Identify by airplane characteristics

 

 

 

 

 

 

 

Below check the specific characteristics of the aircraft you are looking for. You can select multiple items for each characteristic. The results will be filtered automatically. 

CASA C-207 Azor

Spanish transport aircraft without very specific features to recognise it, or it could be the DC-4 like nose gear, including doors. Just look at the details of cockpit/cabin windows, nacelles and tail to distinguish it from similar aircraft like the Martin 202/404 and Convair propliners. 

The Aviocar has a fuselage with a nearly square cross section, and with round cabin windows. The rear fuselage is sloped up to allow easy loading. The vertical stabiliser has a tall, non-swept trapezium shape. Finally, the C‑212 has a fixed undercarriage with all single wheels. 

The primary market for the CN-235 and longer C-295 is military transport, which is why the aircraft have an upswept rear fuselage, to facilitate loading and unloading. Also characteristic are the two wheels of the main landing gear in tandem configuration, retracting in pods attached to the fuselage, last cockpit window with five edges and the many small cabin windows.

Cessna 180/185 Skywagon

The tailwheel configuration and nearly straight vertical stabiliser with big dorsal fin are some key features of the Skywagon. Note however, that many are equipped with floats. The top of the fuselage is straight from the strut-braced wings to the tail.  

Cessna 190/195

This aircraft is similar to the DHC-2 Beaver, but has non-braced wings with rounded tips. Also the fuselage is slimmer and has more cabin windows. The vertical stabiliser is rounded on all sides.

Cessna 205/206/207 Stationair

Cessna's bush plane or utility plane is a larger version of the model 172, with more cabin windows. It can have a fixed tricycle gear, or floats, like here. For the rest it retains the key features of the 172.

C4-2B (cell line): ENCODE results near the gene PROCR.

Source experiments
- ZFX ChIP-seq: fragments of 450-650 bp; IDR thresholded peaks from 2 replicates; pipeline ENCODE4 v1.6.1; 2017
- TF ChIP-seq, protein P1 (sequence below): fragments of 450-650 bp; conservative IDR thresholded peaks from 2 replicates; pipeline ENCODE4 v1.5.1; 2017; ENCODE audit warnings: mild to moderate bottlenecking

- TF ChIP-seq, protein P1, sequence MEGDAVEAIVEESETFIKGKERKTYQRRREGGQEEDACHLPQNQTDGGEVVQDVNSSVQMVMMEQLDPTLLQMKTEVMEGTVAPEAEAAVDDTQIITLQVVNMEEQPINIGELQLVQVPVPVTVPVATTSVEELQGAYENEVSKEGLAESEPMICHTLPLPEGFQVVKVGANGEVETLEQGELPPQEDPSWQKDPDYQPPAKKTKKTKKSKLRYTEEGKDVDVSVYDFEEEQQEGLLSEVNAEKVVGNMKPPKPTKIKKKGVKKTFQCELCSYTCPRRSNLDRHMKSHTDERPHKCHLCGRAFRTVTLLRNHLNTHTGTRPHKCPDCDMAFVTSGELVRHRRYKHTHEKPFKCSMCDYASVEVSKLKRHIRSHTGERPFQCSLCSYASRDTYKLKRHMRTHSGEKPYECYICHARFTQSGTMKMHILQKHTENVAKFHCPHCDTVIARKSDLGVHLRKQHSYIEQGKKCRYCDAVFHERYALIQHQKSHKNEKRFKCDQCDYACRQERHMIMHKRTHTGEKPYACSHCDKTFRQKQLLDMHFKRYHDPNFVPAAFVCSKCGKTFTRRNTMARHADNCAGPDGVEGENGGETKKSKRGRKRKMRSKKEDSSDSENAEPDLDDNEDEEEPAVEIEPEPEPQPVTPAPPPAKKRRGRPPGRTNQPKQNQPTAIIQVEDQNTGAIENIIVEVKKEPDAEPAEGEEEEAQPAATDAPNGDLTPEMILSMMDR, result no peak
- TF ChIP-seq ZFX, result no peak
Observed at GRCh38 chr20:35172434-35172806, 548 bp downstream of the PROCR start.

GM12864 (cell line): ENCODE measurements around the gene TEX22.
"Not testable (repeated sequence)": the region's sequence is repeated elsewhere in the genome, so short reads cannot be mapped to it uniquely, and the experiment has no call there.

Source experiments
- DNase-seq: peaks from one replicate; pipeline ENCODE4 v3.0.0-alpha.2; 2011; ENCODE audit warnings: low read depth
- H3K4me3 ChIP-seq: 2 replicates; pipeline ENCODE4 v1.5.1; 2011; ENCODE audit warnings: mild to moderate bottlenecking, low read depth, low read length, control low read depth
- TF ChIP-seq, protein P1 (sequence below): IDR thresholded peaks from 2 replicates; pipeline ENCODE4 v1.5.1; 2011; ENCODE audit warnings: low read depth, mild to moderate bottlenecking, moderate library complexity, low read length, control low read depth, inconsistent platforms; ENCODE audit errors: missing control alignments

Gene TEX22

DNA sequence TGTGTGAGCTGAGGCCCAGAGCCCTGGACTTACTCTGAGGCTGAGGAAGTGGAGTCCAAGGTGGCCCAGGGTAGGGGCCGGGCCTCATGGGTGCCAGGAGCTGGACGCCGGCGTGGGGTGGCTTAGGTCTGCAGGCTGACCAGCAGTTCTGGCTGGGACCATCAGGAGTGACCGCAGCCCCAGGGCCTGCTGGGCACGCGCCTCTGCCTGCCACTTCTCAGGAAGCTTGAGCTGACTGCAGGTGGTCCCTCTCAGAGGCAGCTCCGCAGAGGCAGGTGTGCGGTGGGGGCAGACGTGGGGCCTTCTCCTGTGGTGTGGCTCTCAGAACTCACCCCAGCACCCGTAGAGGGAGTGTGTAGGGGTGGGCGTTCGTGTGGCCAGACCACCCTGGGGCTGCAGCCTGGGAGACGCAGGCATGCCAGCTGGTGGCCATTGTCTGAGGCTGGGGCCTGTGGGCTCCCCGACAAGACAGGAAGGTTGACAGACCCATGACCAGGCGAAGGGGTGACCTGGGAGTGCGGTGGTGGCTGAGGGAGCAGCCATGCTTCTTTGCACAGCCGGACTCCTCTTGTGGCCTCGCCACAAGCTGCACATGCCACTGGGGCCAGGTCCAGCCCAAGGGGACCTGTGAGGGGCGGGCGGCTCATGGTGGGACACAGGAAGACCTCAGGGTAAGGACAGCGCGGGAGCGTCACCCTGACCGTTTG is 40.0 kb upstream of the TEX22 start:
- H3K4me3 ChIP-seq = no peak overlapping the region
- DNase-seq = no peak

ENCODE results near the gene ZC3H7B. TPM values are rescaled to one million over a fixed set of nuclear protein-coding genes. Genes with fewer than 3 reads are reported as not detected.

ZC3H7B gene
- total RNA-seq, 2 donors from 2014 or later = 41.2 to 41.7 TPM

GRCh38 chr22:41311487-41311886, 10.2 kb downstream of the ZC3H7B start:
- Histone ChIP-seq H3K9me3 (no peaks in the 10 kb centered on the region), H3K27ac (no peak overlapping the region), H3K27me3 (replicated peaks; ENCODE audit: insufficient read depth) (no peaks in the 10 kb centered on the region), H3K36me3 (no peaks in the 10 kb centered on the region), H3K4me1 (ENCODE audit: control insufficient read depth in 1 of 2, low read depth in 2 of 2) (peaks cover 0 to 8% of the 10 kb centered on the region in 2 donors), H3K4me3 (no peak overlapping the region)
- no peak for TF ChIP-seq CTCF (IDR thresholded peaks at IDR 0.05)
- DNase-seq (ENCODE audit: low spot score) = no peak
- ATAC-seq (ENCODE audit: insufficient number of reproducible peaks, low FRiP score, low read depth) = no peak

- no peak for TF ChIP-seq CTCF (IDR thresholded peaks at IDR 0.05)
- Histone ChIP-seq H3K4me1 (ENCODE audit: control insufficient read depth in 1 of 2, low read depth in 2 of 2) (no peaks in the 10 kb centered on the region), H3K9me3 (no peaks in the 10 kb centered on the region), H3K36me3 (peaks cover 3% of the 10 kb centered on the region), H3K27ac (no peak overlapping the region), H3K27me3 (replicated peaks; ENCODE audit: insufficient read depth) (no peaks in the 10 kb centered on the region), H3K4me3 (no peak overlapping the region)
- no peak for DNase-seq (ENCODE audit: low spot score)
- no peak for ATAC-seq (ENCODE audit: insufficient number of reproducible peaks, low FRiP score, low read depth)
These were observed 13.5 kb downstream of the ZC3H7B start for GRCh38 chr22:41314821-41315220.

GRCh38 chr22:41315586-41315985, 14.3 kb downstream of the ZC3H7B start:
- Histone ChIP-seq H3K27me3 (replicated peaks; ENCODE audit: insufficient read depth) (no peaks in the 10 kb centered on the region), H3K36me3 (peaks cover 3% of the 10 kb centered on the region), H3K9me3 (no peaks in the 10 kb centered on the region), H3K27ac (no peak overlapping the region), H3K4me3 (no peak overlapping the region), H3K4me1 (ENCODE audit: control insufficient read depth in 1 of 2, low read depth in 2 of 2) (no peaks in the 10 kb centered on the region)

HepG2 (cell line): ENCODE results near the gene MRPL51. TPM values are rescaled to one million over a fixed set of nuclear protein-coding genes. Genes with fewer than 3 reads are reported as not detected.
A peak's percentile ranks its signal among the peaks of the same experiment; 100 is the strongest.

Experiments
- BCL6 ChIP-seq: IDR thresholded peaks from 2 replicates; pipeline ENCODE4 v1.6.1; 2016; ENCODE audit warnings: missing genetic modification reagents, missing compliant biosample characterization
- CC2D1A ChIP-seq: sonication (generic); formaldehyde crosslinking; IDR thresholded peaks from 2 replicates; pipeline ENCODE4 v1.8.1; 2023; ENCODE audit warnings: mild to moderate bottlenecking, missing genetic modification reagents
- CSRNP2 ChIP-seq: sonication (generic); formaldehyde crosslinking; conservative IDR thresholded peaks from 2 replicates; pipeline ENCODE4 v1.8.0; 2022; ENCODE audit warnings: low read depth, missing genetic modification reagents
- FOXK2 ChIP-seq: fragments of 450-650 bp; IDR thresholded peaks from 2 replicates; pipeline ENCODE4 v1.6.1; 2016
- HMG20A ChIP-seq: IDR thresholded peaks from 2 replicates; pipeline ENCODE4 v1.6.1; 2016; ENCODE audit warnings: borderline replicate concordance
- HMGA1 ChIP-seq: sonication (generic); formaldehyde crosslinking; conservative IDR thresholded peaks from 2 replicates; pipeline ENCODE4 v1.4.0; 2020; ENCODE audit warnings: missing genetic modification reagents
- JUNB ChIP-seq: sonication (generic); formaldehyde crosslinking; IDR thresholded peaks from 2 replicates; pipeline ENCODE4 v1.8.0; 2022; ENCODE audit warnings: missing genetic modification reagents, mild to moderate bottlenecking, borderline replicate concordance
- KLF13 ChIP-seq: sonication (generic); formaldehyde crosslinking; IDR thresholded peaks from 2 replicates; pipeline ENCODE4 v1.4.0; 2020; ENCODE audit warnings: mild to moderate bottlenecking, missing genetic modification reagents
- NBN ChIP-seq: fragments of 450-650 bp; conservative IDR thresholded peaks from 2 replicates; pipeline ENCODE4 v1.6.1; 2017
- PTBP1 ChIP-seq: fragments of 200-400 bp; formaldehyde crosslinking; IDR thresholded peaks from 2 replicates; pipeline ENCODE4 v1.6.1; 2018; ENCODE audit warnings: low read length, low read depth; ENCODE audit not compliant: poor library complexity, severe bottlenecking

The Cessna 208 Caravan is a single engine turboprop with a fixed gear. It has large rectangular cabin windows. The standard Caravan has air intakes on both sides of the prop spinner, with the left intake being larger than the right one, and a large exhaust on the right side of the fuselage. There are conversions however with a different nose shape.

Cessna 305 (L-19/O-1) Bird Dog

The Bird Dog is a light observation aircraft based on the Cessna 170. It has a cabin that sits high above the nose and rear fuselage. The fuselage has a sort of V-shape, as it is wider at the top than the bottom. Other features are a rounded tail, a horizontally opposed piston engine and single strut braced wings and main gear.

Cessna 310/320

Although this aircraft changed appearance through the years, all models have in common sleek looks, a sideward retracting main gear with long gear doors and tip tanks. The nose gear is close to the tip of the nose. The vertical stabiliser can be straight or swept, and the number of cabin windows also differs. 

The Cessna 340 (and 335, the non-pressurised version) can be easily mixed-up with aircraft of the Cessna 400 series. The general appearance is the same, the differences are in the details. The most obvious difference are the cockpit windows. The Cessna 335/340 has a single cockpit side window in a long D shape.